It is clearer than ever before that sustainability practices can affect corporate value. That was the main thread of a panel that I led at the National Association of Corporate Directors’ 2016 Global Board Leaders’ Summit in Washington, D.C. My co-panelists Christianna Wood, director at H&R Block, and Seth Goldman, founder of Honest Tea, and I discussed the potential risks and opportunities that environmental and social issues pose to companies.
Sustainability is a broad term, and not every environmental or social issue belongs on the board agenda. But when an environmental or social issue has the potential to affect corporate revenue and earnings in the short and long term, sustainability absolutely should be on the table.
At the end of the day, it all comes down to materiality, and this is where corporate directors have a critical role to play.
Materiality is about determining a company’s priorities. As fiduciaries responsible for overseeing a company so that it not only survives but also thrives in the long term, directors have a responsibility to assess whether a company is making the right choices.
But the much harder question is: When does an environmental or social issue rise to the level of being material?
Here are some steps directors can take to drive discussions about whether sustainability issues are material to the companies that they oversee.
1.) Understand how sustainability is being integrated into your company’s efforts as a way to identify material issues.
There are a few ways to do this. Directors could point management towards the Sustainability Accounting Standards Board’s Company Implementation Guide, which provides a great starting point for companies to assess whether certain sustainability factors could be considered material for the purposes of the company’s financial filings. Directors could also integrate themselves more meaningfully into corporate efforts aimed at identifying material sustainability issues. They could provide perspectives on the connections between sustainability factors, corporate strategy, risk, and revenue.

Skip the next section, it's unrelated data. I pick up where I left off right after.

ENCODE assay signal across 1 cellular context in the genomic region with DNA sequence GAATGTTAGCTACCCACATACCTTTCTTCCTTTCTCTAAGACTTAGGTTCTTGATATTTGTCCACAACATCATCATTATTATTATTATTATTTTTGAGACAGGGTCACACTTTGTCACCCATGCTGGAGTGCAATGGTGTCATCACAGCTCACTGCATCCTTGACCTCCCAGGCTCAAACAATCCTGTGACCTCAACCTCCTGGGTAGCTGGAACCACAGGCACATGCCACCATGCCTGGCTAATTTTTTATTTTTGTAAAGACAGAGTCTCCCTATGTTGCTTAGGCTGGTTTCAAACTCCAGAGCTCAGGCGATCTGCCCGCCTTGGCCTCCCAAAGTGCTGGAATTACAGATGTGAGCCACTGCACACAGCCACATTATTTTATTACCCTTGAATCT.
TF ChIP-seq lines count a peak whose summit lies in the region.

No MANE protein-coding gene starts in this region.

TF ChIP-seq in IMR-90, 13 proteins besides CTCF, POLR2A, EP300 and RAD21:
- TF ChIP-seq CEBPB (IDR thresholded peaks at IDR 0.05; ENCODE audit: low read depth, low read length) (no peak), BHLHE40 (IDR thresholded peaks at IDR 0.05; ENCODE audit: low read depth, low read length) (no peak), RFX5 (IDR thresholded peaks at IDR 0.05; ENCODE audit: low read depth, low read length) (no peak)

2.) Include key issues being raised by critical stakeholders in the materiality exercise.
While a broader range of stakeholders is raising a variety of issues these days, the financial community is a particularly critical constituency to direct attention towards. As we discussed in our panel, the U.S. investor community is starting to make the connections between sustainability and the financial value of companies in their portfolios. During the 2016 proxy season, close to 400 shareholder resolutions on climate change and other sustainability issues were filed. Large investors including CalPERS, CalSTRS and State Street Global Advisors are asking their portfolio companies to put directors with climate expertise on their boards.
In addition to tracking broad sustainability trends that investors are paying attention to, prudent directors could consider opportunities to engage directly with key shareholders to get a sense of issues specific to the company and the industry. Directors could also track and engage with the broader activist and advocacy community as a risk management exercise.
3.) Weigh in on the time frame over which issues are considered to be material.
Since the board in particular is responsible for long-term corporate performance, directors play an important role in examining whether their company’s materiality process focuses on considering issues over the long or short term.
Overall, momentum is building to adopt a more long-term view to encourage companies and boards to think more broadly about sustainability and materiality. The recently released Commonsense Corporate Governance Principles, which are backed by major U.S. companies including JPMorgan Chase & Co., Berkshire Hathaway, and Blackrock, support the move to long-term thinking. And more companies including Unilever, Coca Cola, and National Grid are moving away from the practice of issuing quarterly guidance specifically to encourage investors and other stakeholders to adopt long-term thinking.
4.) Disclose details on what you consider to be your company’s material priorities.
Noting that determinations of materiality depend on whom the company considers to be its most significant stakeholders, governance experts are starting to call on corporate boards to release a statement noting critical audiences that the company is oriented towards and issues that the corporation is prioritizing. Companies like the Dutch insurance company Aegon have started to issue such statements.
The process of helping to identify the right issues is just a first step in a director’s responsibility on materiality. Directors have an important role to play in ensuring that material issues, when identified are integrated into board deliberations on strategy, risk, revenue and accountability systems. However, getting to the right issues lays an important foundation for the company and its key stakeholders to build on.